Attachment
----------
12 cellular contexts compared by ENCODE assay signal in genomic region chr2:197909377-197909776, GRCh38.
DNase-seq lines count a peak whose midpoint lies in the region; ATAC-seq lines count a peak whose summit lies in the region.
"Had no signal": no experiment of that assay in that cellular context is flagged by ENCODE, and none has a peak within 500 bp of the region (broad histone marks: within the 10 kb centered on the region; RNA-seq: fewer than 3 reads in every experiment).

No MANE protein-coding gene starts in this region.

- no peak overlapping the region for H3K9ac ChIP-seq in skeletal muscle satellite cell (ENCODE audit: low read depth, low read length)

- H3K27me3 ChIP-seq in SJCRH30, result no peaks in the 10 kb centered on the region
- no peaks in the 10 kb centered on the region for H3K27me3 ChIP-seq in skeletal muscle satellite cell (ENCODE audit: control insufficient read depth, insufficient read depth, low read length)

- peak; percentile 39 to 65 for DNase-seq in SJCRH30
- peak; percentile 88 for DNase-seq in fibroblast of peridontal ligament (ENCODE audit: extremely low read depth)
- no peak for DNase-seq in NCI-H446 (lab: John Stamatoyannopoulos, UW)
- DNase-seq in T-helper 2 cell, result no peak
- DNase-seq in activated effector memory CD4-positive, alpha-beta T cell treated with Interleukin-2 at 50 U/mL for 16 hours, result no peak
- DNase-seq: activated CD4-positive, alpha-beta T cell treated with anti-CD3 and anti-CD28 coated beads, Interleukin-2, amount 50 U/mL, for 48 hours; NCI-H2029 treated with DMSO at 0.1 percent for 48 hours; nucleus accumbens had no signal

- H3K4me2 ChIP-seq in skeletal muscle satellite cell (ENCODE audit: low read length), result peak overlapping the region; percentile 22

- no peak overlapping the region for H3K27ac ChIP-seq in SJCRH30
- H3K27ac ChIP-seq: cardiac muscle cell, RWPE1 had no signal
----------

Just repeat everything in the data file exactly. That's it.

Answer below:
12 cellular contexts compared by ENCODE assay signal in genomic region chr2:197909377-197909776, GRCh38.
DNase-seq lines count a peak whose midpoint lies in the region; ATAC-seq lines count a peak whose summit lies in the region.
"Had no signal": no experiment of that assay in that cellular context is flagged by ENCODE, and none has a peak within 500 bp of the region (broad histone marks: within the 10 kb centered on the region; RNA-seq: fewer than 3 reads in every experiment).

No MANE protein-coding gene starts in this region.

- no peak overlapping the region for H3K9ac ChIP-seq in skeletal muscle satellite cell (ENCODE audit: low read depth, low read length)

- H3K27me3 ChIP-seq in SJCRH30, result no peaks in the 10 kb centered on the region
- no peaks in the 10 kb centered on the region for H3K27me3 ChIP-seq in skeletal muscle satellite cell (ENCODE audit: control insufficient read depth, insufficient read depth, low read length)

- peak; percentile 39 to 65 for DNase-seq in SJCRH30
- peak; percentile 88 for DNase-seq in fibroblast of peridontal ligament (ENCODE audit: extremely low read depth)
- no peak for DNase-seq in NCI-H446 (lab: John Stamatoyannopoulos, UW)
- DNase-seq in T-helper 2 cell, result no peak
- DNase-seq in activated effector memory CD4-positive, alpha-beta T cell treated with Interleukin-2 at 50 U/mL for 16 hours, result no peak
- DNase-seq: activated CD4-positive, alpha-beta T cell treated with anti-CD3 and anti-CD28 coated beads, Interleukin-2, amount 50 U/mL, for 48 hours; NCI-H2029 treated with DMSO at 0.1 percent for 48 hours; nucleus accumbens had no signal

- H3K4me2 ChIP-seq in skeletal muscle satellite cell (ENCODE audit: low read length), result peak overlapping the region; percentile 22

- no peak overlapping the region for H3K27ac ChIP-seq in SJCRH30
- H3K27ac ChIP-seq: cardiac muscle cell, RWPE1 had no signal